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» Our Daughters, Our Granddaughters, Ourselves

By Janet Hoffman on March 6, 2015


I don’t know how old you are, but I’m guessing that if you aren’t a female between 13 and 25 years of

age, you know one. I certainly know a few and am, in fact, related to one. I’ve noticed a lot of eye

rolling—not just from teenagers and young women about their parents—but from their parents. This, of

course, is nothing new. What is new are the ways in which today’s young women are vulnerable.

 

Teen girls and young women have unique hopes and concerns relevant to their stages in life. They are

also defined by and help define the world forming around them. These days, they are stretching their

wings and daring things that their mothers and grandmothers probably did not attempt. With consistent

leaps in technological advancement and the stunning amount of information provided by it, our young

women have broader horizons than older women could ever have imagined in their earlier years.

 

Along with the ever-increasing amount of knowledge and choice available to young women, there is a

demand of them for greater performance and achievement. As a result of the extraordinary pressures in

the system, there is an epidemic of stress in our schools and universities and among those seeking

employment after graduation. In the population of young women today, there is a higher percentage

reported than ever before of depression, anxiety, chronic stress—and its physical manifestations such as

hypertension, insomnia, and eating disorders—and attempted suicide.

 

According to the Mayo clinic website, teen depression is a serious problem. Because symptoms

and causes of depression may be different between teens and adults, a parent may not be aware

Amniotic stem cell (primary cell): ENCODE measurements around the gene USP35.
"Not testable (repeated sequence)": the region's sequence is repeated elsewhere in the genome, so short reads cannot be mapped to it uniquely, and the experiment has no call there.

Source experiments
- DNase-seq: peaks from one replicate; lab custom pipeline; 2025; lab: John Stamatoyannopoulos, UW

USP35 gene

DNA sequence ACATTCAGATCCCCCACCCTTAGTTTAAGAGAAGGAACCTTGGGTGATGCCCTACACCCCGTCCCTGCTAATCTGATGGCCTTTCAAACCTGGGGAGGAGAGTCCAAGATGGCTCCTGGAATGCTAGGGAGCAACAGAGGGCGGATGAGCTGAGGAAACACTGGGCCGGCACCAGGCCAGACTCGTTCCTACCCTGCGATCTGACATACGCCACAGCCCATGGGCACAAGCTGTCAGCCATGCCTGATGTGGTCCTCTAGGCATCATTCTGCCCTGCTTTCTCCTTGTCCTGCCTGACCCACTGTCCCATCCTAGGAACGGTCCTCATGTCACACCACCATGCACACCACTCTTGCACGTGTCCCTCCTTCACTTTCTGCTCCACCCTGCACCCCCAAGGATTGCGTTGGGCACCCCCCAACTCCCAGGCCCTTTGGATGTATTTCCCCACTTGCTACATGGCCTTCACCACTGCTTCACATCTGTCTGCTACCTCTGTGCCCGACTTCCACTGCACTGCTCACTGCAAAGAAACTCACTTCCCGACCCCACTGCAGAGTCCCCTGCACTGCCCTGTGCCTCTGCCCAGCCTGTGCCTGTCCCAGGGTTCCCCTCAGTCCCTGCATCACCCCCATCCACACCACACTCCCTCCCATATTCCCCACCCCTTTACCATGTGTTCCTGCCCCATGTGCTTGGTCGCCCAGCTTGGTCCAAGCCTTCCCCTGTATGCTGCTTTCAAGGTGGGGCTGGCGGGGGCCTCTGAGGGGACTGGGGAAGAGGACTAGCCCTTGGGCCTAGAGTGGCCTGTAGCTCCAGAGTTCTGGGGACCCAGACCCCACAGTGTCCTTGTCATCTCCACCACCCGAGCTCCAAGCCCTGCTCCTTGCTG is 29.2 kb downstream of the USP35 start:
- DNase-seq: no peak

of the severity of their child’s state. Issues such as peer pressure, academic expectations and

changing bodies can create a lot of emotional ups and downs especially for teens; but for some

teens, the lows are not just temporary feelings — they’re symptoms of depression.

 

The Transcendental Meditation program has been taught for more than five decades and has had

the consistent verification of its benefits by scientific research during that time. These benefits

include improvements in self-esteem, academic achievement, coherent thinking, energy and

physical stamina, normalization of weight and even higher graduation rates. Research shows that

TM reduces symptoms of ADHD, depression, anxiety, insomnia, hostility, substance abuse, and

unhealthy impulsivity—many of the problems that challenge teens and also women in their early

twenties.

 

The young Emmy award-winning filmmaker, actress and writer Lena Dunham said,

Anxiety has always been a constant issue for me and meditation acts as a guard, a sedative, a powerful

antidote to darkness, anger and unproductive thinking.

 

We all want to nourish and uplift ourselves, our daughters and our granddaughters. We want happiness

and good health to be features of daily life. One thing you can do to help ensure that is to introduce

young women to their local TM teacher. You can start now by reading our page designed especially for

them and by sharing it with those you hold dear: Transcendental Meditation for Young Women

 



About the author
Janet Hoffman is the executive director of the Transcendental Meditation Program for Women Professionals in the United States